Sex: Some studies have found a higher incidence of epilepsy in females with autism, compared with males. Other results have not supported this finding, however.

Children and adults who have both autism and epilepsy tend to have more severe symptoms of autism, more hyperactivity, and a lower intelligence quotient (IQ) compared with those who do not have epilepsy.

One review that focused on the link between autism and epilepsy looked at various findings about the brain’s electrical activity, using EEG. The review appeared in the journal Pediatric Research.

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EEG tests have shown similar brain activity in people with epilepsy and autism.

Doctors often use EEG to diagnose epilepsy. An EEG can record seizures, but it can also detect epileptiform activity. This is another electrical brain activity that is related to epilepsy.

The findings suggested that epileptiform activity is more common in people with autism, even if they have never had a seizure. It is not clear that treating these EEG abnormalities will help with the symptoms of autism.

According to the review, some studies have found high rates of epileptiform EEGs with autism, even when there was no diagnosis of epilepsy. Some scientists believe these abnormalities might have something to do with causing autism.

However, the review could not draw solid conclusions, and there is still no clear proof of a link.

One possibility is that autism and epilepsy have overlapping genetic factors. Research into a potential link is ongoing.

In an article published by ResearchGate in 2015, Dr. Sallyann Wakeford noted that people with epilepsy often show behaviors that are similar to those that feature in autism.

She pointed out that people with long-term epilepsy often have difficulty with social interaction, but questions whether, for some, this is a sign of autism or the result of living with a stigmatizing health condition.

Wakeford also found, however, that while people with epilepsy often have social traits that resemble those of autism, they often do not have the core cognitive features of autism, such as repetitive behaviors.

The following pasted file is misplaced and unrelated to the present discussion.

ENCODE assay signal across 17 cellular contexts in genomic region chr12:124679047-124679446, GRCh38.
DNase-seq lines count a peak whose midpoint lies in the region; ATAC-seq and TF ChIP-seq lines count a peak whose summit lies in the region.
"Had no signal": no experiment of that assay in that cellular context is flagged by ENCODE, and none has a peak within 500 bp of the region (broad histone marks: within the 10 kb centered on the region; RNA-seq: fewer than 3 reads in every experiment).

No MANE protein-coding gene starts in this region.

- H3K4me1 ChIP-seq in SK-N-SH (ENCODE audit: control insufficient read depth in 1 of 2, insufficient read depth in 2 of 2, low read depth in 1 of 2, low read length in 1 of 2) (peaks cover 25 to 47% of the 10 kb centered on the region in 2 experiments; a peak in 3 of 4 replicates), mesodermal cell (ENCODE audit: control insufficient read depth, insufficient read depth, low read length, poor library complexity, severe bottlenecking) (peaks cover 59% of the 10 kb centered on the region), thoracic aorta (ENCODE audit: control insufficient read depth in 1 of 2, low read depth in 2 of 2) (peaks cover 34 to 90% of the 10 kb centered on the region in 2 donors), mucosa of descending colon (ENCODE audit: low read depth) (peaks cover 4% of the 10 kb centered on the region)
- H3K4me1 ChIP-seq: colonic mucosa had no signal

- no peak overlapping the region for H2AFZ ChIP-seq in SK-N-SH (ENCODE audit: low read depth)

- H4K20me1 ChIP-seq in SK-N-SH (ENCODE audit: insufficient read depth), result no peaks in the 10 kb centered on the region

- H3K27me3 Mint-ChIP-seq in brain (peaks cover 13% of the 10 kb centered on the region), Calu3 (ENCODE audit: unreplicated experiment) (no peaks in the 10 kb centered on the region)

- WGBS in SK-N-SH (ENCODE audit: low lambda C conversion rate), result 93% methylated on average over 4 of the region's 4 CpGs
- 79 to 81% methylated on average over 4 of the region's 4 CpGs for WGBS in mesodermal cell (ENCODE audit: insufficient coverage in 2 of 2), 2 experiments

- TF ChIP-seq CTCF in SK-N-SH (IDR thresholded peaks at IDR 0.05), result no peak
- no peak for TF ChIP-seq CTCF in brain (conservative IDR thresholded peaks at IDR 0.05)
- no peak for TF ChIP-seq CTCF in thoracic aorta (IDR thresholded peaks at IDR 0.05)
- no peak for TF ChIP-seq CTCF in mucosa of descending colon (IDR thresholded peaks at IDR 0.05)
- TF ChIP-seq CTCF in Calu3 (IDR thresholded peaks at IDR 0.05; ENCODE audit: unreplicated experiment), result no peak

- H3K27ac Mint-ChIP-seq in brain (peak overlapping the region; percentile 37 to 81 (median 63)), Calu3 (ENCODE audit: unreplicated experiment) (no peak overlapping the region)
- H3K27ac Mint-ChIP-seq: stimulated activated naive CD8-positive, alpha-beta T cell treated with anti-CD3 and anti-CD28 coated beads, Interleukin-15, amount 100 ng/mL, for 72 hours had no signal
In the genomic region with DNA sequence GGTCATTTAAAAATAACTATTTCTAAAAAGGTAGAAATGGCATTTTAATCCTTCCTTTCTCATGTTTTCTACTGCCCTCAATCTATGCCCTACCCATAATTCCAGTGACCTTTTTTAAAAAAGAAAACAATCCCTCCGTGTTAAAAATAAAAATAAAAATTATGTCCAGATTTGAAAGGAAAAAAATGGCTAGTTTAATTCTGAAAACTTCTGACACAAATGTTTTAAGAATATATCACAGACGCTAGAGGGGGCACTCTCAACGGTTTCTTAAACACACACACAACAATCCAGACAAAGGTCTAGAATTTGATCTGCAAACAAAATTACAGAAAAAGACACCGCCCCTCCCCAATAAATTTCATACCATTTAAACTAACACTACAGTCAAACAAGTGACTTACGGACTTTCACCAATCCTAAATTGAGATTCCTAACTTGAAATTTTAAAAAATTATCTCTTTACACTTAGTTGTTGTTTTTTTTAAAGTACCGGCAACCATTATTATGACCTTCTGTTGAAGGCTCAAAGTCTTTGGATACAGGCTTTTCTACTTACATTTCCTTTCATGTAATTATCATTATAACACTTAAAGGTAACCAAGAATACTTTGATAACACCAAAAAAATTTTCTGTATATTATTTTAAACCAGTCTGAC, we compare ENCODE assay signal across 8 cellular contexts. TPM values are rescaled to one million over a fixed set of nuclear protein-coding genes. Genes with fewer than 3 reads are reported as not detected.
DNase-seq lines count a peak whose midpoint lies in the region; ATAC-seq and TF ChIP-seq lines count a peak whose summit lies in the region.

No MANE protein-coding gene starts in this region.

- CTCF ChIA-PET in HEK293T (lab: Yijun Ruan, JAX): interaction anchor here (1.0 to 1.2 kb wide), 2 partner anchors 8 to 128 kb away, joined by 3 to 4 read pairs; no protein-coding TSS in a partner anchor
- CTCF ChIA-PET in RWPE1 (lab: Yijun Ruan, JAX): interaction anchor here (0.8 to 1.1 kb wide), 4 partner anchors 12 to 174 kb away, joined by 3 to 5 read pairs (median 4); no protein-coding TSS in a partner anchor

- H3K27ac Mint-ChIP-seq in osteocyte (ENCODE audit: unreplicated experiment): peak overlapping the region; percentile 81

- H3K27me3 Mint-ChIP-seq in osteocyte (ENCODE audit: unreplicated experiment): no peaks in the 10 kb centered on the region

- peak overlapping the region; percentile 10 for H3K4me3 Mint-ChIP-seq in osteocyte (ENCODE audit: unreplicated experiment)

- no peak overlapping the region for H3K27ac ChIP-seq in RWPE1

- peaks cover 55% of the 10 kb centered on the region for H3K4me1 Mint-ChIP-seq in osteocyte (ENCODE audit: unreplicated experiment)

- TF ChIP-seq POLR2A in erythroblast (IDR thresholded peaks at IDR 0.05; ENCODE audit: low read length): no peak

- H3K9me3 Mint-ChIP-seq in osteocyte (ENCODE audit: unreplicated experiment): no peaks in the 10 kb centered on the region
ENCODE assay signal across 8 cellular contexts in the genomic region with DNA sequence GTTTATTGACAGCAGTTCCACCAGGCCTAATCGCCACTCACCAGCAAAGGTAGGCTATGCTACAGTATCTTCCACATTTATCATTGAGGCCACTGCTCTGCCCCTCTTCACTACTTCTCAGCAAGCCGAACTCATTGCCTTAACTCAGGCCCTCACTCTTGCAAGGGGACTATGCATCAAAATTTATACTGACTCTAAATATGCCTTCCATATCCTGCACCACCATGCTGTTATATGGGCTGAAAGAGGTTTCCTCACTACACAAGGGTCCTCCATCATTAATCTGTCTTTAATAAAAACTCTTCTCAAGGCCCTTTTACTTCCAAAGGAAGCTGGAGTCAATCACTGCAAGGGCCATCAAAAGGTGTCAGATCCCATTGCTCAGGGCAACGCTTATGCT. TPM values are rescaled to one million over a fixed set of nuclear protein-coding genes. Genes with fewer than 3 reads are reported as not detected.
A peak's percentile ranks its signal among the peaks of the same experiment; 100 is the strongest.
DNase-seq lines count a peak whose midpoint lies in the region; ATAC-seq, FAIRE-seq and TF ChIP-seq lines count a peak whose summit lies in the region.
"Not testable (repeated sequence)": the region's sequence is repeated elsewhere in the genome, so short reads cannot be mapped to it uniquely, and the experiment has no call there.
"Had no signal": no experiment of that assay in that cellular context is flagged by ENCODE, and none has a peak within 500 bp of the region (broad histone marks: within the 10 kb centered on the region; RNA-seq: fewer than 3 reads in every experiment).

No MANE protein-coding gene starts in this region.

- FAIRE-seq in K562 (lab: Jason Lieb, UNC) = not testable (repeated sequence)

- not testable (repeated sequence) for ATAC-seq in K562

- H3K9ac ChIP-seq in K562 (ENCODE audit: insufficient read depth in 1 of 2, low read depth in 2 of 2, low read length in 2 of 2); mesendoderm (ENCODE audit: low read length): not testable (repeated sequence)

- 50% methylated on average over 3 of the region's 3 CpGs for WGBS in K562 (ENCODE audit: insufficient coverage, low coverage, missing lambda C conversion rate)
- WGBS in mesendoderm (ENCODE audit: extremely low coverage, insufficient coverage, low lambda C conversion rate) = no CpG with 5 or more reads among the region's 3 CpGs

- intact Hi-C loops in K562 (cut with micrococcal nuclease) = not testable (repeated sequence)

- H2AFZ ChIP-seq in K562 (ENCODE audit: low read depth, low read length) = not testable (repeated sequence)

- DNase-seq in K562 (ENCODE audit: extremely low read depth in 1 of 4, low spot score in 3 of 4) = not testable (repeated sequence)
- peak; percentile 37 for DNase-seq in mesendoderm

One reason for this could be that epilepsy and autism share some genetic features, but not all.

The website Autism speakssuggests that doctors and others who take care of people with autism should look for the following “red flags” as signs that epilepsy may be present:

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If a person with autism shows certain signs, such as staring into space for a while or making involuntary movements, they should see a doctor for an assessment.
  • spells of unexplained staring
  • involuntary movements
  • confusion with no apparent cause
  • severe headaches
  • sleepiness and sleep disruption
  • changes in abilities or emotions without any clear reason

Some researchers have observed that children aged 18–24 months who have autism may lose skills they have already learned if epilepsy appears.

The appearance of epilepsy may affect a person’s:

  • language and communication skills
  • thinking and reasoning skills
  • behavior

This loss of skills is called regression. However, this regression does not happen in every case, and the findings are controversial.

Anyone who has symptoms of epilepsy should see a neurologist. A correct diagnosis and treatment may help to control unusual brain activity and prevent seizures.

Doctors prescribe different treatments for epilepsy and autism, but if there is a link this could have implications for future treatment options.

Scientists have also looked into whether treating epilepsy in children with autism could benefit both epilepsy and autism.

However, it remains unclear whether drugs for treating epilepsy would benefit people with autism who do not have epilepsy but whose EEG shows epilepsy-type activity.

According to the authors of the above-mentioned review, there is a need for more quality research into whether epilepsy drugs could have any overall benefit for people with autism.

Clinical trials would also need to show that such a treatment is safe and effective before doctors can prescribe it.

When a child with autism and epilepsy receives treatment for epilepsy, scientists say this does not appear to affect the diagnosis of autism. Some, however, have seen improvements in cognition, communication, and behavior when receiving this treatment.

Scientists agree that epilepsy and autism often occur together, but why and how that happens remains unclear.

In the future, a better understanding of both conditions and any possible link may lead to more effective diagnosis and treatment.